Top Fruits and Vegetables to Nourish Your Heart

fruits and veggies

View this Take Five Segment on Heart Health

Five fruits and vegetables is not enough for a healthy heart. The Dietary Approaches to Stop Hypertension (DASH) diet actually recommends 4-5 servings of fruit per day and 4-5 servings of vegetables per day. It’s one of the top rated heart healthy diets along with the Mediterranean diet that also recommends 9 servings of fruits and vegetables per day. The average American diet skips several beats, barely averaging just 2 ½ servings per day. So what’s inside fruits and vegetables that keep your arteries clear and flexible and hearts pumping strong?

Potassium. Avocados, bananas, broccoli, sweet cherries, kiwi, oranges, split peas, potatoes, spinach, sweet potatoes, tomatoes and dried fruit all contain 10-20% of your daily value for potassium. A diet high in these fruits and vegetables can lower your systolic blood pressure by up to 10 points in people with high blood pressure. Potassium helps your heart beat a hundred thousand times a day, squeezing oxygen and nutrient rich blood throughout your body. It also helps your nerves and muscles communicate so if you have heart rhythm problems, a potassium rich diet may help. Never take potassium pills unless your doctor recommends it.

Fiber. All fruits and vegetables are good sources of fiber. Fiber can reduce the absorption of cholesterol into the blood stream. Five to 10 grams of soluble fiber per day can lower your LDL cholesterol by 5 percent but 10-25 grams of soluble fiber per day is recommended according to the National Cholesterol Education Program. The average American diet is too low in fiber, meeting just over 50% of the recommendation.

Phytochemicals.  Phytochemicals occur naturally in plants and offer protection against stress from the sun, cold temperatures, drought and pollution.  When we eat fruits and vegetables, these healthy attributes are in turn extended to our cells protecting them against damage that comes with age and environmental stress.

  • Lycopene is found in tomatoes, pink grapefruit, red peppers and watermelon. There is some evidence that higher lycopene blood levels are associated with a reduced risk of hardening of the arteries also known as atherosclerosis.
  • Anthocyanin’s occur naturally in blueberries, blackberries, plums, cranberries, raspberries, red onions, red potatoes, red radishes, red and purple grapes and strawberries. research shows we may have a decreased risk in developing hypertension and heart disease which may be in part due to their ability to reduce inflammation and make blood vessels less stiff.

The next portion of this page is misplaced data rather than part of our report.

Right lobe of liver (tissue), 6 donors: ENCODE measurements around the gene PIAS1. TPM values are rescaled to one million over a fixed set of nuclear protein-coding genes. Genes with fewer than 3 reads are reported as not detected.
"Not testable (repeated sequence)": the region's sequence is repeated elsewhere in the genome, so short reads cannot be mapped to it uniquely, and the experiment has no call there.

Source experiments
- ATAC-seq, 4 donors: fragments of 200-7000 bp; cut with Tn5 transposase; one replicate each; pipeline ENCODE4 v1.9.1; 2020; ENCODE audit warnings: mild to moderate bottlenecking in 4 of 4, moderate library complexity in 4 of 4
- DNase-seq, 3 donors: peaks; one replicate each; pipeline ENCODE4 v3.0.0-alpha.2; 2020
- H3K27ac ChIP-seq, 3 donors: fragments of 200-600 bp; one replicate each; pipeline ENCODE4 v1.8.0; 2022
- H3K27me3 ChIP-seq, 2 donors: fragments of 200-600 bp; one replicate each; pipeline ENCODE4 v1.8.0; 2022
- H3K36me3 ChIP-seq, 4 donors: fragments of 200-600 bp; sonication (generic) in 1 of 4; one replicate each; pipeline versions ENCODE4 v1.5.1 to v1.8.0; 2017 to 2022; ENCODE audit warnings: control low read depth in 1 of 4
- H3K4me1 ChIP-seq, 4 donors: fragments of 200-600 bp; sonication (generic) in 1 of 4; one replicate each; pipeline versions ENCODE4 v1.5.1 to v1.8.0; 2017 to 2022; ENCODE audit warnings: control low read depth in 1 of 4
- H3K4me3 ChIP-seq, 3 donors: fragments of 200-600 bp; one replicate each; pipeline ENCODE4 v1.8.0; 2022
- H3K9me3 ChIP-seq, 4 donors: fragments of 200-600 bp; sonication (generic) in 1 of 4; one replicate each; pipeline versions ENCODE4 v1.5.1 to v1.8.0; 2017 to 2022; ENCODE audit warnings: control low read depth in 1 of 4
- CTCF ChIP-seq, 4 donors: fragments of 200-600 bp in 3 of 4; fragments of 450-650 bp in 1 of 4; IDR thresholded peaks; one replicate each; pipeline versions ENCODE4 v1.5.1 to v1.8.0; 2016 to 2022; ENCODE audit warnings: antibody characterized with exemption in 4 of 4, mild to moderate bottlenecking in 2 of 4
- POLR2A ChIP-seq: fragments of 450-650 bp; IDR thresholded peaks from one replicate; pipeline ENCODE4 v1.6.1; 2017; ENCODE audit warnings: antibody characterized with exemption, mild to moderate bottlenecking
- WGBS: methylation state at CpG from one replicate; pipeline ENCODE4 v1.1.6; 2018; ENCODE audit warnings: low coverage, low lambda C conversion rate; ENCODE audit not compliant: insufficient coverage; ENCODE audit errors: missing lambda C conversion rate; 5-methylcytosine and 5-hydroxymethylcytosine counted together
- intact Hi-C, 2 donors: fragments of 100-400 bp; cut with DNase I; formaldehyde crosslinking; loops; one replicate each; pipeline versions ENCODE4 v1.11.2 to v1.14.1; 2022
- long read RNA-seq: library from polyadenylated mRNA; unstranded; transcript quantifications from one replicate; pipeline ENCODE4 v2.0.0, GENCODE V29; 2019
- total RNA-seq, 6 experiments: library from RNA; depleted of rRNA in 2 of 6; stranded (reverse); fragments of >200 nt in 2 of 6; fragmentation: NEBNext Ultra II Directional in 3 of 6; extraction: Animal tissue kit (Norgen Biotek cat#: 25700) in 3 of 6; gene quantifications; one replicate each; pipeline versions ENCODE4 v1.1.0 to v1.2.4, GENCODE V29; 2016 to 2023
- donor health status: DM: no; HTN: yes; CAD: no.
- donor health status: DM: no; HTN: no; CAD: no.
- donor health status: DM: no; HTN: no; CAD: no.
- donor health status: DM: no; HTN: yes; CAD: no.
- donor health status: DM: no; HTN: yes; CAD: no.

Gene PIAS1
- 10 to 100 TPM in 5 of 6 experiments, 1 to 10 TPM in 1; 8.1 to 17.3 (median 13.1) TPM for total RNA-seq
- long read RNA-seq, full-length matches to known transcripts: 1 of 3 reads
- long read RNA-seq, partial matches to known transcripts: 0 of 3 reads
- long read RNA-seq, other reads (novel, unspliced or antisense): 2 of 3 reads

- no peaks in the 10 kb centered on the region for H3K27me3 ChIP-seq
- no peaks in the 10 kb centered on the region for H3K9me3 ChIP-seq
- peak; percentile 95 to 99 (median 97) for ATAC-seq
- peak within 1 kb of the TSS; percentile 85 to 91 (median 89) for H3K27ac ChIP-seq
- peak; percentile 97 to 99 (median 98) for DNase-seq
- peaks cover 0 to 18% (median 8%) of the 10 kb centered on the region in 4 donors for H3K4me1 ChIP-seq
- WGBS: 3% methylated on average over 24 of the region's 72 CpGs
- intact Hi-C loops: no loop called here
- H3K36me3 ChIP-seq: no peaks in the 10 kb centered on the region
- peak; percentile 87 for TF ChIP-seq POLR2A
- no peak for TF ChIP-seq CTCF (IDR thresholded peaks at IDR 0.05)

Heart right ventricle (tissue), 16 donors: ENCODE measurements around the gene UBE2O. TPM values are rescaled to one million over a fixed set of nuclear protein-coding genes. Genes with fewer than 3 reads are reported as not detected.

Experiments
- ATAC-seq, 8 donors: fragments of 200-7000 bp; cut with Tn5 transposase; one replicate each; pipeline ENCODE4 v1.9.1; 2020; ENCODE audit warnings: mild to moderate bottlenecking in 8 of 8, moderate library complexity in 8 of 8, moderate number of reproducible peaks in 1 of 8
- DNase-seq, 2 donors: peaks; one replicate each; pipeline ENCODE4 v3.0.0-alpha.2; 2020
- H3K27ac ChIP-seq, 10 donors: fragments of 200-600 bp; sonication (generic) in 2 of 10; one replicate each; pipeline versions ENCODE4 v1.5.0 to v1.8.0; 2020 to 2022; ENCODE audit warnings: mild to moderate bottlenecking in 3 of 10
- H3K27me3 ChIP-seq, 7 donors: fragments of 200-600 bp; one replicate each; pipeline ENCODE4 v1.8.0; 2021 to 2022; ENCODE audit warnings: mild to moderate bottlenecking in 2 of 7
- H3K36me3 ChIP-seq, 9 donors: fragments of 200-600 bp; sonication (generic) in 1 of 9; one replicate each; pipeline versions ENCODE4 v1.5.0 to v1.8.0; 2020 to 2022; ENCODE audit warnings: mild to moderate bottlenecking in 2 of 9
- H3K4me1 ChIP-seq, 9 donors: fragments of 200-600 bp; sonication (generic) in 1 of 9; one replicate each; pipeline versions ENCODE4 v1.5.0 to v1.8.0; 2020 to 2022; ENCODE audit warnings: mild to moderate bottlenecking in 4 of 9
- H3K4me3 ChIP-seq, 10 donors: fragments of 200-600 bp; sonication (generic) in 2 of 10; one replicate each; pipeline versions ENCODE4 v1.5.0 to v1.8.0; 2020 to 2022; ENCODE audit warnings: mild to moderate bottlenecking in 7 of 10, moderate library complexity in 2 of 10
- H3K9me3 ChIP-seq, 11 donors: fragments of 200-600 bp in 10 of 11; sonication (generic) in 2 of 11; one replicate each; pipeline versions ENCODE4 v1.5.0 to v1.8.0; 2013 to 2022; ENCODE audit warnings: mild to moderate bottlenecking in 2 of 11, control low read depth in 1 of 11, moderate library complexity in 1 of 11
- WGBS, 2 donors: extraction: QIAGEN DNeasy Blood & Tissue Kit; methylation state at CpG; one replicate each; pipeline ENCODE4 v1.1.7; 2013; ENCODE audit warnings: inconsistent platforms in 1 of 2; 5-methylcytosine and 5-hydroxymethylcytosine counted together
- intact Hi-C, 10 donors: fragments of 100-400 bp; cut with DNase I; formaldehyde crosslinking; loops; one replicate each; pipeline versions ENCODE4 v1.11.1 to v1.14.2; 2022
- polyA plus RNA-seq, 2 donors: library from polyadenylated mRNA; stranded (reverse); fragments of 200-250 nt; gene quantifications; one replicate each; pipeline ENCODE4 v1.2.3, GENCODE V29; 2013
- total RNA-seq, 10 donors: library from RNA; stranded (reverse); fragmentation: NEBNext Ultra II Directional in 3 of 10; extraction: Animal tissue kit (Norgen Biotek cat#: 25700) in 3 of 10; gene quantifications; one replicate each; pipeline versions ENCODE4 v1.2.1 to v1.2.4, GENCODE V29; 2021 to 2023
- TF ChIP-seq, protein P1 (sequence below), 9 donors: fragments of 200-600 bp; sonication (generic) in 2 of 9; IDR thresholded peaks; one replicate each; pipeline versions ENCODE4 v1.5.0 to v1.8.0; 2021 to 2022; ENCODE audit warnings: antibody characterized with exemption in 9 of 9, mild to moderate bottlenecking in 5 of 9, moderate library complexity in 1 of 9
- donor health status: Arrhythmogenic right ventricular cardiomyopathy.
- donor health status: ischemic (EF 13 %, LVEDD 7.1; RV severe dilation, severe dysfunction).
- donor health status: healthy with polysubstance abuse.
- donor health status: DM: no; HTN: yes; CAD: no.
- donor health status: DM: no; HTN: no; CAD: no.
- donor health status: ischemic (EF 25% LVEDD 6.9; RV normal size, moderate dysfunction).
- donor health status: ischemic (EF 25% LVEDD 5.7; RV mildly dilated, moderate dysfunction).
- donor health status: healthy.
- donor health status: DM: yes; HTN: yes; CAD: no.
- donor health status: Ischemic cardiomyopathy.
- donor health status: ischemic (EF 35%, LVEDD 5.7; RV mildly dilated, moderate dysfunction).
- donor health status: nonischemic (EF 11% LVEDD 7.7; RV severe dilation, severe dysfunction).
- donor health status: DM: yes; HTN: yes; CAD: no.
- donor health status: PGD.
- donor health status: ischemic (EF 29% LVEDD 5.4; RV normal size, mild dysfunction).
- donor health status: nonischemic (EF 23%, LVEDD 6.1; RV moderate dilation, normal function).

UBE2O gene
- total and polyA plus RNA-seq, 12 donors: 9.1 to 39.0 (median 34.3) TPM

• Sulforahane is found in broccoli, cabbage and cauliflower. Research shows that sulforahane increases antioxidant enzymes in our blood reducing cell damage and inflammation in our arteries.

Monounsaturated Fat. Avocado is rich in this “good” type of fat that helps lower bad LDL cholesterol causing plaque build up in the arteries. It’s also rich in potassium that helps lower blood pressure. Do keep in mind though that 1/5 of an avocado is the serving size and contains 50 calories. Ripening tip: to speed the ripening process, put them in a paper bag with a banana or an apple.

Many of the fruits and vegetables that are good for your heart are also good for your head, helping to keep your mind sharp as you age. In general, fruits and vegetables eaten raw with skins or lightly steamed retain the greatest heart and mind, healthy benefits. Visit your local farmers markets, go berry picking and don’t stop at 5 a day, aim for 9 a day!



Categories: Media, Nutrition & Wellness

Tags: , , , , , , ,

Leave a Reply

Please log in using one of these methods to post your comment:

WordPress.com Logo

You are commenting using your WordPress.com account. Log Out / Change )

Twitter picture

You are commenting using your Twitter account. Log Out / Change )

Facebook photo

You are commenting using your Facebook account. Log Out / Change )

Google+ photo

You are commenting using your Google+ account. Log Out / Change )

Connecting to %s

%d bloggers like this: